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Sterling surges to eight week high

Published:  19 January, 2011

Sterling surged to an eight week high of $1.6060/£1 against the US dollar.

Currency Rates
EURO/GBP - 1.1901
US$/GBP - 1.6015
CHF/GBP - 1.5362
CAN$/GBP - 1.5856
AUS$/GBP - 1.5928
ZAR/GBP - 11.0165
JPY/GBP - 131.46
HKD/GBP - 12.4547
NZD/GBP - 2.0638
SEK/GBP - 10.6139
US$/EURO - 1.3455

Sterling surged to an eight week high of $1.6060/£1 against the US dollar.

It  came within touching distance of €1.20/£1 yesterday after December's Consumer Price Inflation (CPI) data came in much higher than was initially expected. Higher oil prices drove CPI to an 8-month high of 3.7% analysts expecting around 3.3%. This yet again boosted calls for an interest rate hike and as such saw sterling strengthen across the board as financial markets anticipated moves to tighten monetary policy as early as May. The Bank of England is walking a very thin line and is anxious to avoid stifling the fragile growth we are seeing with interest rate hikes. Financial markets can get a little carried away at the first sign of big shifts in policy, and as such it is important to recognise that the Bank of England will take some time to decide on the next steps. The next major focus is on the minutes from last week's meeting - released next week.

In the euro zone, the euro continued to post large gains against the US dollar after a huge jump in economic sentiment data from last month's reading. The German ZEW economic sentiment indicator gives an idea of confidence in the region and it shot up from 4.3 to 15.4 and as a result saw the euro hit a daily high of $1.3465/€1. Heavy buying of euros by accounts in the Middle East and rumours that Russia was considering buying Spanish bonds again also helped boost the currency, but it failed to capitalise after European finance ministers agreed to delay strengthening the region's rescue fund. Out today, there is current account data for the region.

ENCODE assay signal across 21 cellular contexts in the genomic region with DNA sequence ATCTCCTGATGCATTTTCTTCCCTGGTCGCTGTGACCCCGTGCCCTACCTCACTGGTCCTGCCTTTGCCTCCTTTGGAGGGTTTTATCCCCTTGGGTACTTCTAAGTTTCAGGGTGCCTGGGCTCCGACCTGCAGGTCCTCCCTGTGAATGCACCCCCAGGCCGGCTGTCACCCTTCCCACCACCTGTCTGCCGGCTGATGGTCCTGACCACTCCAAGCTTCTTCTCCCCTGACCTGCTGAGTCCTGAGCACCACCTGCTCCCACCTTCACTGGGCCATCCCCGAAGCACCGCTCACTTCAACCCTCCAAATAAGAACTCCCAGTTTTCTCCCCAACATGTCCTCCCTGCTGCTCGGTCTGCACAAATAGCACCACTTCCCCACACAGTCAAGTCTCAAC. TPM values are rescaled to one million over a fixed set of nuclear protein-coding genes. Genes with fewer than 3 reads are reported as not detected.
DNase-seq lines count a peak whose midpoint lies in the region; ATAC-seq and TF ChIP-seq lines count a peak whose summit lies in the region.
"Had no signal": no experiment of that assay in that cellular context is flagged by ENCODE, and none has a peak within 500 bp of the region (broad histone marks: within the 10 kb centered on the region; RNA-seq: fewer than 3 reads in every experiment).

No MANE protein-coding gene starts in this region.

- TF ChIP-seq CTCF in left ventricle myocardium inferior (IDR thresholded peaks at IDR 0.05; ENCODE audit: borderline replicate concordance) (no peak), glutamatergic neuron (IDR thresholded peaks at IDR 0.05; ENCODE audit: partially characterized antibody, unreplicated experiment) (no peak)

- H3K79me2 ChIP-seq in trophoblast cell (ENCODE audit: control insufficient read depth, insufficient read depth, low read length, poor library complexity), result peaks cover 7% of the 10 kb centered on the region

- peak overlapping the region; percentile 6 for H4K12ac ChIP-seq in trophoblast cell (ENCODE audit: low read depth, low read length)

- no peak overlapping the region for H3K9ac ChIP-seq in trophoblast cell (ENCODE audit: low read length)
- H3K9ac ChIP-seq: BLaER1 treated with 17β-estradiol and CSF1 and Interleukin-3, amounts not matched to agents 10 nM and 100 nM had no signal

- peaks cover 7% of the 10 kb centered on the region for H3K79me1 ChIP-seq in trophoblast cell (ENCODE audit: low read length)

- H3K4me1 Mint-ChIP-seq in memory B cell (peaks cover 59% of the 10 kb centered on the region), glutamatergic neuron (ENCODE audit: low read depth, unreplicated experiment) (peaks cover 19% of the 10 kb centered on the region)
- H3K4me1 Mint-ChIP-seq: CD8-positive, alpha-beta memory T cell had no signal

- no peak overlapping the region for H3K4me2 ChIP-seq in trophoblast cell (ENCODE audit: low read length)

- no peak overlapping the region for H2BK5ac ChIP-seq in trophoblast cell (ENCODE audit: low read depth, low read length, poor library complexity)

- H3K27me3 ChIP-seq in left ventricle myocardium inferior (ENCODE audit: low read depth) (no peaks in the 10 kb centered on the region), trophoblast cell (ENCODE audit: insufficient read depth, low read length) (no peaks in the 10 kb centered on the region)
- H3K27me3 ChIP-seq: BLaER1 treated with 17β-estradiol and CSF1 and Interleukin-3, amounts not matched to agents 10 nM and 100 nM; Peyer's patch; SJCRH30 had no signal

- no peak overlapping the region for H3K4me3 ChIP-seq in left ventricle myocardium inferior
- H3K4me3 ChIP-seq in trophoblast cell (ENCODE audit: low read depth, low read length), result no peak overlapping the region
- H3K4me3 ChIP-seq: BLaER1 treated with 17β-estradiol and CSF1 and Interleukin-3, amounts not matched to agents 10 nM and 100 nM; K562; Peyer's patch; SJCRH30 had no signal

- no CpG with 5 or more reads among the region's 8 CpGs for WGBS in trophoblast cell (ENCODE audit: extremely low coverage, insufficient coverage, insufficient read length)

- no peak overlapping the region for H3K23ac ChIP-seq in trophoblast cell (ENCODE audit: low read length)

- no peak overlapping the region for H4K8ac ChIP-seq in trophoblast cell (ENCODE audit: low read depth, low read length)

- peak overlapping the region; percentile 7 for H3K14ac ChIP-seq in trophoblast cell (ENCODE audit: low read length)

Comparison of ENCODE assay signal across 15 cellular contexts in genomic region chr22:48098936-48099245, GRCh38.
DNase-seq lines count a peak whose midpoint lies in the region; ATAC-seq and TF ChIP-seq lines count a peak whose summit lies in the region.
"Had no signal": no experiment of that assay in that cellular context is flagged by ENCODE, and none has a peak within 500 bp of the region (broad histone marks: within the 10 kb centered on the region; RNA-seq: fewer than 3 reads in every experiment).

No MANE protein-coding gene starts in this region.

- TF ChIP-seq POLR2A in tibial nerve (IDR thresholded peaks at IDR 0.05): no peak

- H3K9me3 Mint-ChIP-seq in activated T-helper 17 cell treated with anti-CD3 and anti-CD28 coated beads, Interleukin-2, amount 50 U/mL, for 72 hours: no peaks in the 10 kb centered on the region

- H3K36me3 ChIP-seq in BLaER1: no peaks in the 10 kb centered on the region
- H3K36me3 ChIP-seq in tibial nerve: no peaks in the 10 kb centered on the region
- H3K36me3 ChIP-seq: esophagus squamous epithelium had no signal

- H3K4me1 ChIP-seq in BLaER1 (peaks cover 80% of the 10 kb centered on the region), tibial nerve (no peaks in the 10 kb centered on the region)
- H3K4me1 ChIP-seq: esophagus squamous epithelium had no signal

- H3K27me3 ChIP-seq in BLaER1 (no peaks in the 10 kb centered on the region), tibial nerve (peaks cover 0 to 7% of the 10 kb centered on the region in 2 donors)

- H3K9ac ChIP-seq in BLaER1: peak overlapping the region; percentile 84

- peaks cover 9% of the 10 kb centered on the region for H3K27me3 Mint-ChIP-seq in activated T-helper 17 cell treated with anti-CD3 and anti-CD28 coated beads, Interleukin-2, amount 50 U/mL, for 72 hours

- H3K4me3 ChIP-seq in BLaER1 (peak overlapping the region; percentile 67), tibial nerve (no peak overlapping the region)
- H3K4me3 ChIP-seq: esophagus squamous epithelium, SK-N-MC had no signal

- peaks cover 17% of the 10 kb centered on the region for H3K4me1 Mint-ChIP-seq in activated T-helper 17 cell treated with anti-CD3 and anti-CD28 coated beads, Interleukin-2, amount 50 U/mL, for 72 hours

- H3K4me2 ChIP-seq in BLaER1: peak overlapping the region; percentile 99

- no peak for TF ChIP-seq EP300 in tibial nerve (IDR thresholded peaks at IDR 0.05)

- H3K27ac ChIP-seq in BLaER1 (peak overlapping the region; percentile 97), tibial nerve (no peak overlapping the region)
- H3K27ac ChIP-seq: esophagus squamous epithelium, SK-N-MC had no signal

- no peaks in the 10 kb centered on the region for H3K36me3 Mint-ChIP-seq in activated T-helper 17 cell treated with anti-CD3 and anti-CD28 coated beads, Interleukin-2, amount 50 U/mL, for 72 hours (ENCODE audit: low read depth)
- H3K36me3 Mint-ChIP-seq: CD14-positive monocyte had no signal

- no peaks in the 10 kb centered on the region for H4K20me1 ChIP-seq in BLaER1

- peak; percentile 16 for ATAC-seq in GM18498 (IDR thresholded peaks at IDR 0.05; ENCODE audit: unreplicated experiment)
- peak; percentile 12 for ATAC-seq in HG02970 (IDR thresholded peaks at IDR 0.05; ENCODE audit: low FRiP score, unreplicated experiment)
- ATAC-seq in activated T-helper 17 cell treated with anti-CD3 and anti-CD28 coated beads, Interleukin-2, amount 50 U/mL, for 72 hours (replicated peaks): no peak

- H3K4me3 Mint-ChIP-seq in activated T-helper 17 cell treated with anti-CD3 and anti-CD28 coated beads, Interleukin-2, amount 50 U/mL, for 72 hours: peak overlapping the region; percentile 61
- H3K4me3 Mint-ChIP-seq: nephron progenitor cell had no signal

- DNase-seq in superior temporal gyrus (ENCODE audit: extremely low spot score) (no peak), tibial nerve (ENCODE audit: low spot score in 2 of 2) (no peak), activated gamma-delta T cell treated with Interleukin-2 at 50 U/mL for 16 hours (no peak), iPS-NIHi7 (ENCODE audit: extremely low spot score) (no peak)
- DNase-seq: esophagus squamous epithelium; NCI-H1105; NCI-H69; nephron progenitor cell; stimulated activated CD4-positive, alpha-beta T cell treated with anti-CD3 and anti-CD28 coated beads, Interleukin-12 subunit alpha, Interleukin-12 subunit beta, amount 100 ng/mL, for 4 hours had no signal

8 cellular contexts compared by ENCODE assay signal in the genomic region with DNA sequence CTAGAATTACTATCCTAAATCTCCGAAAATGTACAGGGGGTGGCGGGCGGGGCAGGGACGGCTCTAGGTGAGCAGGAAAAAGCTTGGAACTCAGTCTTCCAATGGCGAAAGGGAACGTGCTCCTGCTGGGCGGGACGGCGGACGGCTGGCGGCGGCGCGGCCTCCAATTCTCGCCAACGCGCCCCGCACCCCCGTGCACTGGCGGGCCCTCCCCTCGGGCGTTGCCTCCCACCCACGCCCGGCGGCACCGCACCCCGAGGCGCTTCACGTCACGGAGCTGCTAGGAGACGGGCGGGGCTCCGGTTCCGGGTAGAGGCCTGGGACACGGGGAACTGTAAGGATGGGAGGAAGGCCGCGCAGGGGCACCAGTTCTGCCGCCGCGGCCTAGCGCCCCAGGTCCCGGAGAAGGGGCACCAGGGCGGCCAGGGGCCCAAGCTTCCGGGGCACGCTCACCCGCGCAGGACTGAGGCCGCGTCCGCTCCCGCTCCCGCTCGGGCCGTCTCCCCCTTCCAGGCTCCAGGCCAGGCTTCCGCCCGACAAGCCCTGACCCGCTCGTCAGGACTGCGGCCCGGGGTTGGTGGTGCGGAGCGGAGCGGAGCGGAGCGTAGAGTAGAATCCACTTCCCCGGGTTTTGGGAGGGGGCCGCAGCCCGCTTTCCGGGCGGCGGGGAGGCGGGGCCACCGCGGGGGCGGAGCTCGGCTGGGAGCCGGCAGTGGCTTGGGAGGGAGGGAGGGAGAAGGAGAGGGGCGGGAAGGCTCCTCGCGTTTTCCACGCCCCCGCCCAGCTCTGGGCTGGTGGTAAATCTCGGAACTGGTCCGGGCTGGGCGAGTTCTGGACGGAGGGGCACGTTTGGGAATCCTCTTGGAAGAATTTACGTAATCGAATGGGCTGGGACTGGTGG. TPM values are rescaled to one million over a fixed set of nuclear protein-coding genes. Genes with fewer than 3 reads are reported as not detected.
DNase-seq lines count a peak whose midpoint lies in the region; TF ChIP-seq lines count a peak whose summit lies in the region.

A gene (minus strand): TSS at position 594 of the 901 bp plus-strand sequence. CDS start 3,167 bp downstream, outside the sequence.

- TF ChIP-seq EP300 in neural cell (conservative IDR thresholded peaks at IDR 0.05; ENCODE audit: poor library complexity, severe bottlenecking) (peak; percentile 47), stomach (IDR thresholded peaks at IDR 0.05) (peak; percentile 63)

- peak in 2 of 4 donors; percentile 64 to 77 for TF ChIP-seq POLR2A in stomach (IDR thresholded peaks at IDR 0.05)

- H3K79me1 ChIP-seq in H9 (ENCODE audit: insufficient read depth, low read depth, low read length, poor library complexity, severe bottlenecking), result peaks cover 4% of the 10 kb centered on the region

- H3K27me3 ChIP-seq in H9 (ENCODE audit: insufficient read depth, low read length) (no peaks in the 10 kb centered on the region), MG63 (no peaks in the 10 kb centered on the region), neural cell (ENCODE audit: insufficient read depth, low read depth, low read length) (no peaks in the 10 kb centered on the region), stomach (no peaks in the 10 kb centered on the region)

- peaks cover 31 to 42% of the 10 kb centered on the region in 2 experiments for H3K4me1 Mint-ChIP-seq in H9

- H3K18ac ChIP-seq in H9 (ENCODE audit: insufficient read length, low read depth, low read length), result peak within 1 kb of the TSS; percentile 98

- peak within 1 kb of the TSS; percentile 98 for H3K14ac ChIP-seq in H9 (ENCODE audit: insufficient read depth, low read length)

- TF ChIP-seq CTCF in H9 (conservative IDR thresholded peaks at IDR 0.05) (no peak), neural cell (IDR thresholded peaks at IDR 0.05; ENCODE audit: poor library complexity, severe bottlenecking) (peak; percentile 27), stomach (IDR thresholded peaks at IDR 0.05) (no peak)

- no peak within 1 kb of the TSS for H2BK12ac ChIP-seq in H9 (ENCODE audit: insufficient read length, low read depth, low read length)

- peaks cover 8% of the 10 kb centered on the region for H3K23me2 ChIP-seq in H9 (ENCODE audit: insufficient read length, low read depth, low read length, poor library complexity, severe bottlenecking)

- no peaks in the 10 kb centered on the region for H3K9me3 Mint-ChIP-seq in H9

In the USA, the US dollar was on the back foot today - falling by over 1% against both the euro and sterling at points, before recovering towards the end of the day. Data was pretty thin on the ground as the currency took it's momentum from UK and European events. However, there was some manufacturing data that showed a slight deterioration on last month. Be aware that volatility is back.

Elsewhere, continuing this week's focus on the joint Chinese/ US Presidential summit and currency discussions over China's artificially weak exchange rate, White House spokesman Robert Gibbs was yesterday quoted by Reuters as saying that "More must be done [to allow the Chinese yuan to strengthen]. That is an opinion that is held, not just by this country, but by many countries around the world". It seems that the US is beginning to tighten the pressure on Chinese President Hu Jintao, so keep an eye on things this week as it could get interesting.

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